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Am J Clin Nutr. 2002 Dec;76(6):1191-201.

Beneficial role of dietary phytoestrogens in obesity and diabetes.

Author information

1
Phytonutrients Laboratory, Beltsville Human Nutrition Research Center, Agricultural Research Service, US Department of Agriculture, Beltsville, MD 20705, USA. bhathens@ba.ars.usda.gov

Abstract

Evidence is emerging that dietary phytoestrogens play a beneficial role in obesity and diabetes. Nutritional intervention studies performed in animals and humans suggest that the ingestion of soy protein associated with isoflavones and flaxseed rich in lignans improves glucose control and insulin resistance. In animal models of obesity and diabetes, soy protein has been shown to reduce serum insulin and insulin resistance. In studies of human subjects with or without diabetes, soy protein also appears to moderate hyperglycemia and reduce body weight, hyperlipidemia, and hyperinsulinemia, supporting its beneficial effects on obesity and diabetes. However, most of these clinical trials were relatively short and involved a small number of patients. Furthermore, it is not clear whether the beneficial effects of soy protein and flaxseed are due to isoflavones (daidzein and genistein), lignans (matairesinol and secoisolariciresinol), or some other component. Isoflavones and lignans appear to act through various mechanisms that modulate pancreatic insulin secretion or through antioxidative actions. They may also act via estrogen receptor-mediated mechanisms. Some of these actions have been shown in vitro, but the relevance of these studies to in vivo disease is not known. The diversity of cellular actions of isoflavones and lignans supports their possible beneficial effects on various chronic diseases. Further investigations are needed to evaluate the long-term effects of phytoestrogens on obesity and diabetes mellitus and their associated possible complications.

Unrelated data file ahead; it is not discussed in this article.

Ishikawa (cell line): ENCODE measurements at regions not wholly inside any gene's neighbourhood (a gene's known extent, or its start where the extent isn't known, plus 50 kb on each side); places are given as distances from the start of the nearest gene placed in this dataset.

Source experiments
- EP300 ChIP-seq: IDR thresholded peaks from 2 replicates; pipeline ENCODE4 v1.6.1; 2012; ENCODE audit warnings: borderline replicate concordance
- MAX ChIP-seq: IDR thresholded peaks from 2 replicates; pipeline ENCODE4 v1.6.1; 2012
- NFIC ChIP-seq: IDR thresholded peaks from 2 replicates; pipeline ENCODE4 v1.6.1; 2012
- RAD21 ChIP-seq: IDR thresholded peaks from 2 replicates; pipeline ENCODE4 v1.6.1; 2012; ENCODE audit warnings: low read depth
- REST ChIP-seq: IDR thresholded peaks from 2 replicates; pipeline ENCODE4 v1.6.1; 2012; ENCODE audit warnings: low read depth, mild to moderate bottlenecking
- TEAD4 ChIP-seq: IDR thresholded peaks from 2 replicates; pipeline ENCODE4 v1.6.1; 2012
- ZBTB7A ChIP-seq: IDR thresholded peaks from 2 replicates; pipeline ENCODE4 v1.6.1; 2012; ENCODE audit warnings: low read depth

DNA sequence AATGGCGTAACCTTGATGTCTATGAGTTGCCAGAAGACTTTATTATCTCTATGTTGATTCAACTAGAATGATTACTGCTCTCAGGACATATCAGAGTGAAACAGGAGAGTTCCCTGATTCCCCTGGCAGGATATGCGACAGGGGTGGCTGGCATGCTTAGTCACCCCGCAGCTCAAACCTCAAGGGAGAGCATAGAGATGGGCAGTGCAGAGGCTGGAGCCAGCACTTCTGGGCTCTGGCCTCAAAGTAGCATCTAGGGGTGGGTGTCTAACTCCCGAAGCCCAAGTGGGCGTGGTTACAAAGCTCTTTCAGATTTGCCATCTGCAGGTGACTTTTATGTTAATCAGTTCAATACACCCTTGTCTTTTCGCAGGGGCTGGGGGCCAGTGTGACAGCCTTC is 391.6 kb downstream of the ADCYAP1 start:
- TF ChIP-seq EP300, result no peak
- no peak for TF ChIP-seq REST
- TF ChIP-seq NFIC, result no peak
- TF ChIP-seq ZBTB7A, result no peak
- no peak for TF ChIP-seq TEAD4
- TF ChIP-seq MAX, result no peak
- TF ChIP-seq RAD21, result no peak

PMID:
12450882
DOI:
10.1093/ajcn/76.6.1191
[Indexed for MEDLINE]

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